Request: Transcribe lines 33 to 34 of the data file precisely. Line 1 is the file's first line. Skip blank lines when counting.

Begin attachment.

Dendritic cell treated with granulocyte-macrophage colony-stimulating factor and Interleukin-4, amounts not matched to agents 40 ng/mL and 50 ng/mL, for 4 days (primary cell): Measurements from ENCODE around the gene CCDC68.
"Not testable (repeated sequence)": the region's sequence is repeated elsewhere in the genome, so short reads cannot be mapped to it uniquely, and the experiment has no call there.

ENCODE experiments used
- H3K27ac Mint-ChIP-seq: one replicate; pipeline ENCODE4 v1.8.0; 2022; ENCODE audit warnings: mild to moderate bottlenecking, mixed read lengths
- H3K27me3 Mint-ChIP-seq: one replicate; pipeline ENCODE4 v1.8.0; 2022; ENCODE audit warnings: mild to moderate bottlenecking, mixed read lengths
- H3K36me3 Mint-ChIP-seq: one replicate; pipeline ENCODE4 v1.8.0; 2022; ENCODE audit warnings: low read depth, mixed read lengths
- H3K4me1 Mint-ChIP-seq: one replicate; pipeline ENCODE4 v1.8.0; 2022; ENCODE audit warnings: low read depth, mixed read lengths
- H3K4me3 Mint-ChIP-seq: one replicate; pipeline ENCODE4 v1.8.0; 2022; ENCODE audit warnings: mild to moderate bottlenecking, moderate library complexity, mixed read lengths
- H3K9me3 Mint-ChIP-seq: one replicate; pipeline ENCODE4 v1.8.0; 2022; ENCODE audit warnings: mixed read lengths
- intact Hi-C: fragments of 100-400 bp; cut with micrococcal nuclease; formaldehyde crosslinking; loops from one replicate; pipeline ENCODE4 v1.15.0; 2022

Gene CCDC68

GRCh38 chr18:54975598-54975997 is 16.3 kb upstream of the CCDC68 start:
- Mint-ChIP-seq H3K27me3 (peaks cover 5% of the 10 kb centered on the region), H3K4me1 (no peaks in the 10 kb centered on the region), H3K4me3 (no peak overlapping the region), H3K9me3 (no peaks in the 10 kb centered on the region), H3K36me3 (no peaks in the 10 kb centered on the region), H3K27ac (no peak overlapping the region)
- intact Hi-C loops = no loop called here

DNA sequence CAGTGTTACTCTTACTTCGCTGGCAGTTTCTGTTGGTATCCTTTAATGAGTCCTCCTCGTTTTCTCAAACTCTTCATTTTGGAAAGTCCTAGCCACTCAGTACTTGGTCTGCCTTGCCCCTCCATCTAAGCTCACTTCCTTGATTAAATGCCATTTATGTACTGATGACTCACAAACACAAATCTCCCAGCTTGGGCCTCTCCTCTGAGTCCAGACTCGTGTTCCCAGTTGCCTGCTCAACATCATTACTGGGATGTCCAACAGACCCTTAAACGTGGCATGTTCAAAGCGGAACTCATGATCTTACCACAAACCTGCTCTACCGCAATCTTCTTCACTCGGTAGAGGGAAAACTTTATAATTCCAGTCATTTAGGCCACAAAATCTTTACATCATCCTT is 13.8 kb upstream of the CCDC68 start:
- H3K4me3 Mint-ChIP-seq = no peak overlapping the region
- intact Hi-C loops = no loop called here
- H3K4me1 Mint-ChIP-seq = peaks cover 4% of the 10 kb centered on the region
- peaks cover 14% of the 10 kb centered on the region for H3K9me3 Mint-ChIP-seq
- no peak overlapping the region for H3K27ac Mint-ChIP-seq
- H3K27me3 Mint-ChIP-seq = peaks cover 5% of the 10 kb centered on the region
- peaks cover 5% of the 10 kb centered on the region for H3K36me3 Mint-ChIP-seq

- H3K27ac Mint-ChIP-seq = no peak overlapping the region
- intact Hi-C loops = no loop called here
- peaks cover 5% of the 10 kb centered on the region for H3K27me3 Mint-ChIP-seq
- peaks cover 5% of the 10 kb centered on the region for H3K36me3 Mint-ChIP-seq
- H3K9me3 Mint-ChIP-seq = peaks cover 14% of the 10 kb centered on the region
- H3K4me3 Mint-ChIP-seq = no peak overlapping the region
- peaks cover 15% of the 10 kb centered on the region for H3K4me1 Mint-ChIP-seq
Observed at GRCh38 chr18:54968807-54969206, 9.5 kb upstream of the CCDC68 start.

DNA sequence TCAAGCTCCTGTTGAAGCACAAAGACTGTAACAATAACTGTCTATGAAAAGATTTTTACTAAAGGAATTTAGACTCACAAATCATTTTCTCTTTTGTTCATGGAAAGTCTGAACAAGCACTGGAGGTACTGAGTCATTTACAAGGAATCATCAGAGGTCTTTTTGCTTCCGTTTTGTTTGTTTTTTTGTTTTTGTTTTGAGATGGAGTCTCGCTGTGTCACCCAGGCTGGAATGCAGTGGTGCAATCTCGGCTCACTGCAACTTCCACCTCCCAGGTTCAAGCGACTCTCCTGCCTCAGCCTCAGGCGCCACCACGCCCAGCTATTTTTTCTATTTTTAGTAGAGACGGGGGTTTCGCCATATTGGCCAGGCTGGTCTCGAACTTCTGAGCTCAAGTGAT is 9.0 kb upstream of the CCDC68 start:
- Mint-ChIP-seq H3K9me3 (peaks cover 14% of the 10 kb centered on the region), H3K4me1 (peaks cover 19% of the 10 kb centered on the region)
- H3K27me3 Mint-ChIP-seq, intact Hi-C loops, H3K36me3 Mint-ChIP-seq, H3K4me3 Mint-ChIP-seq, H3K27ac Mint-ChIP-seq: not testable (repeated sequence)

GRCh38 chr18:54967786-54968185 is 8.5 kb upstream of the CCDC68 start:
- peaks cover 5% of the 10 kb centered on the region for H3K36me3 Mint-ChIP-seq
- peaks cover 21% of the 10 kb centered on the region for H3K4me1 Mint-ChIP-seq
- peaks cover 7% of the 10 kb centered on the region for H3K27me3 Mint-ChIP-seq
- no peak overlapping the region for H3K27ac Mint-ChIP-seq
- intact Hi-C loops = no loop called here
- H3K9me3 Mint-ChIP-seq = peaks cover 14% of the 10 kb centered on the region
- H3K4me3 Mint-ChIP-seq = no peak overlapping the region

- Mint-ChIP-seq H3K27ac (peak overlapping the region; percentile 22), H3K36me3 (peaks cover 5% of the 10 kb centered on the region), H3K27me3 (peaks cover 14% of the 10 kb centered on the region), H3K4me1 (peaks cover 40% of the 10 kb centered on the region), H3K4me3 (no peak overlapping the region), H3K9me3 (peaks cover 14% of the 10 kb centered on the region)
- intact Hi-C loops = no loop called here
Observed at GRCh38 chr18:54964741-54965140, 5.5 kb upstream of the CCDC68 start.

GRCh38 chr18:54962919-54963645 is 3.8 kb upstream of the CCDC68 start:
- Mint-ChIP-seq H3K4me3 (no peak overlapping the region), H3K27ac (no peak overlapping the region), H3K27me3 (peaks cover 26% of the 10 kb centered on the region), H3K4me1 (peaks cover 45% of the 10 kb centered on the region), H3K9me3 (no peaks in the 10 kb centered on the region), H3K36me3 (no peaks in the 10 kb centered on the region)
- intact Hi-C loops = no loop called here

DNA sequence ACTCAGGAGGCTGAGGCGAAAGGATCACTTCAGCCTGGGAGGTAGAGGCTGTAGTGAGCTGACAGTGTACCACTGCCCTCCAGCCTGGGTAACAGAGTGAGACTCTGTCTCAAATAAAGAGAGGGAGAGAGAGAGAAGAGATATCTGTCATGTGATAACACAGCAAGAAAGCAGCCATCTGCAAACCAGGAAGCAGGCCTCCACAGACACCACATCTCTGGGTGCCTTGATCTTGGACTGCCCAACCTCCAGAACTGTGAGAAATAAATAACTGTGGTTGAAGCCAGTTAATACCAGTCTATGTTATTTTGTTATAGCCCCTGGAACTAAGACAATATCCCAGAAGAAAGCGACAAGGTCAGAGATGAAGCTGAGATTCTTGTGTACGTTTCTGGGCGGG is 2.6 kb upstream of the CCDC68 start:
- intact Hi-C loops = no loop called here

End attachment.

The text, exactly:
- H3K27me3 Mint-ChIP-seq, intact Hi-C loops, H3K36me3 Mint-ChIP-seq, H3K4me3 Mint-ChIP-seq, H3K27ac Mint-ChIP-seq: not testable (repeated sequence)

GRCh38 chr18:54967786-54968185 is 8.5 kb upstream of the CCDC68 start: